But middle-income families find themselves in a rut when their children are hit by serious, chronic illnesses, said Mrs Mun, who covered her three children under MediShield as soon as they were born.
Each week, her team will see at least one family saddled with massive hospital bills, ranging in the hundreds of thousands.
'If the family can't qualify for Medifund or other subsidies, we accept instalment payments,' said Mrs Mun.
Families can be paying the hospital bills even long after their child has died.
Siti Aishah's illness shocked her family. Apart from the occasional cough or cold, the Institute of Technical Education (ITE) student was never seriously ill.
Then, three months ago, she started having bad headaches for days. Then came unbearable stomachaches. Her stomach became so bloated that she looked seven months pregnant.
For four days, she could barely eat or drink, vomiting often. She was taken to SGH, where she was diagnosed with advanced ovarian cancer. Doctors immediately removed one of her ovaries and a cancerous tumour in her womb but other complications set in. Her kidneys stopped functioning and there were blood clots in her lungs, causing breathing difficulties.
After being treated twice in the intensive care unit, her condition improved. She has had 20 sessions of chemotherapy and is slowly regaining strength.
Siti Aishah, who is 145cm tall, weighs only 30kg now and has lost almost all of her once-thick locks. She said: 'I know that the past few months have been difficult for my parents. I just want to get well and go home quickly.''
Mr Mohammad hopes to get financial help from SGH. 'If I can't get aid, I might just have to pay by instalments.'
His predicament is all too familiar to another family whose sick child also racked up massive medical bills.
The parents, both teachers, had not insured their two children. The mother, 41, said: 'We were planning to get insurance for the children but always procrastinated.'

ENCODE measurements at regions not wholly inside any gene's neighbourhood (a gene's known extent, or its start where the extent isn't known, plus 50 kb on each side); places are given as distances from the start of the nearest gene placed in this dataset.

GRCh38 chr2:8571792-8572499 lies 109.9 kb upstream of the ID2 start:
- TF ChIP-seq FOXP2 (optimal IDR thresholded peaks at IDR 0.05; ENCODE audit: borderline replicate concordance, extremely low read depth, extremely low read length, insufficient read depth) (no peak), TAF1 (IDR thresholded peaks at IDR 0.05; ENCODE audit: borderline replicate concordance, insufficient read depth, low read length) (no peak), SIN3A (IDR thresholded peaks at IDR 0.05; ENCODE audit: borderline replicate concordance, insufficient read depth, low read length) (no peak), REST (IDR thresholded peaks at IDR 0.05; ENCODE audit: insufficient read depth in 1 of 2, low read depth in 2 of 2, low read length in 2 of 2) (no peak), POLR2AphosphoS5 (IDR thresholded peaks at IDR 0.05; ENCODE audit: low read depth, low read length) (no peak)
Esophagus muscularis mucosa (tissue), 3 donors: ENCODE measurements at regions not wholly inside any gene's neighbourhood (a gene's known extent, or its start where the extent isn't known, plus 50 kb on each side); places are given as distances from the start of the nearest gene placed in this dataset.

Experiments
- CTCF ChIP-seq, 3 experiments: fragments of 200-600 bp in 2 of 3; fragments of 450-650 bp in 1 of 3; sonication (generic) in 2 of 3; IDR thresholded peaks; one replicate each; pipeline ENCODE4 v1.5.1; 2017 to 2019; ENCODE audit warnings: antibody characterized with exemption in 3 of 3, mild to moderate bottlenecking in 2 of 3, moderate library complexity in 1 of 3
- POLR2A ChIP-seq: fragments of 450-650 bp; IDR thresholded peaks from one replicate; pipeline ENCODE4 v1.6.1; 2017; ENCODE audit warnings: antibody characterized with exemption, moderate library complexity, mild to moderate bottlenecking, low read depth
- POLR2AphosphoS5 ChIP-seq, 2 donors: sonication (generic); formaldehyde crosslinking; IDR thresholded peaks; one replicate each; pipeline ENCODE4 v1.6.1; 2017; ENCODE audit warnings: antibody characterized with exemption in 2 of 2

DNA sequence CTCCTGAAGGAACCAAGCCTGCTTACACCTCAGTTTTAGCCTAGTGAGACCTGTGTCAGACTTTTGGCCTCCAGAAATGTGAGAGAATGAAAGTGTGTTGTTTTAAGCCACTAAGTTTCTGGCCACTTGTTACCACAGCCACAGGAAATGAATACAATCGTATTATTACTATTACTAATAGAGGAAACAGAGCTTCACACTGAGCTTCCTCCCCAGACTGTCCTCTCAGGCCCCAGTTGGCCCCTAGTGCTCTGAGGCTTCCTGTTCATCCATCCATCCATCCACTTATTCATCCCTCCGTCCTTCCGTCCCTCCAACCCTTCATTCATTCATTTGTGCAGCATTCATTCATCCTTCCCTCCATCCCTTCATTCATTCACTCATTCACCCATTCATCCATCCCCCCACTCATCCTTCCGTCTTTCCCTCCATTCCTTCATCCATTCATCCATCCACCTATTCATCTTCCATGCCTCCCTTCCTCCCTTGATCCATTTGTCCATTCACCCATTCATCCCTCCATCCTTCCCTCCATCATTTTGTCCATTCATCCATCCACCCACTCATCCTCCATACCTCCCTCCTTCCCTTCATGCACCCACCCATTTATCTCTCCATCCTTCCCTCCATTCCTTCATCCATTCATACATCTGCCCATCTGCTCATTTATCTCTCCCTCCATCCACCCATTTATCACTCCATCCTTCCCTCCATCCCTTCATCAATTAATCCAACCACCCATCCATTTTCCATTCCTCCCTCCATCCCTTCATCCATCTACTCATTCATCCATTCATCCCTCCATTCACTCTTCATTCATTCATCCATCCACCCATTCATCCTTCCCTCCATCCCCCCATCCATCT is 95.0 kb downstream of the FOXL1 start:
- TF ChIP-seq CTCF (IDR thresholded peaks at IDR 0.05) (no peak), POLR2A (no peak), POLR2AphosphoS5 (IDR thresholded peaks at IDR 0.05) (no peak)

Her seven-year-old daughter was diagnosed with leukaemia when she was four. The treatment, which included chemotherapy, blood transfusions and steroid shots, lasted eight months, much of it in hospital.
The mother said: 'She was admitted to hospital more than 40 times in the first year. My husband and I were living out of our suitcases.'
The medical bills came up to $60,000, a quarter of which the parents paid for in cash. The rest came from their Medisave accounts.
Because the cancer was detected early, the prognosis was good. The girl recovered quickly and is in remission - and Primary 1.
But the family is taking no chances. The mother said: 'After our daughter's illness, we wasted no time buying health insurance for both our children.'

Some comments by readers on the insurance policies we have been sold:

Latest comments
The impression that an "as charged" plan, together with a deductible & co-insurance rider, will pay off "an entire bill" is an absolute false sense of security.No two plans combined will absolutely cover a hospital bill 100%!Stay alert! Analyse the plan's features and benefits closely.Be prepared to pay the required premium for the highest level of protection.Each "shield" plan has an annual limit of claim.Certain "as charged" plan has pro-ration factors.Pro-ration factor will limit the allowable claim amount.This pro-ration factor usually is included for stays in private hospitals, or stay in a higher class ward.Example, a patient stayed in a A1 ward, in a private hospital. The total bill incurred was $10,000.Within the selected "as charged" plan, there is a pro-ration factor of 65% for private hospital, a deductible amount of $3,000, and a co-insurance component of 10%.The amount of bill to be covered by the "as charged" plan is only $3,150.The rider will cover the deductible $3,000 + co-insurance $350. That's $3,350.There is an outstanding amount of $3,500 to be paid by the patient.Depending on the no. of days stay, this amount might be paid through Medisave (at the point of final billing).
Posted by: paufurhs at Sun Nov 04 10:59:52 SGT 2007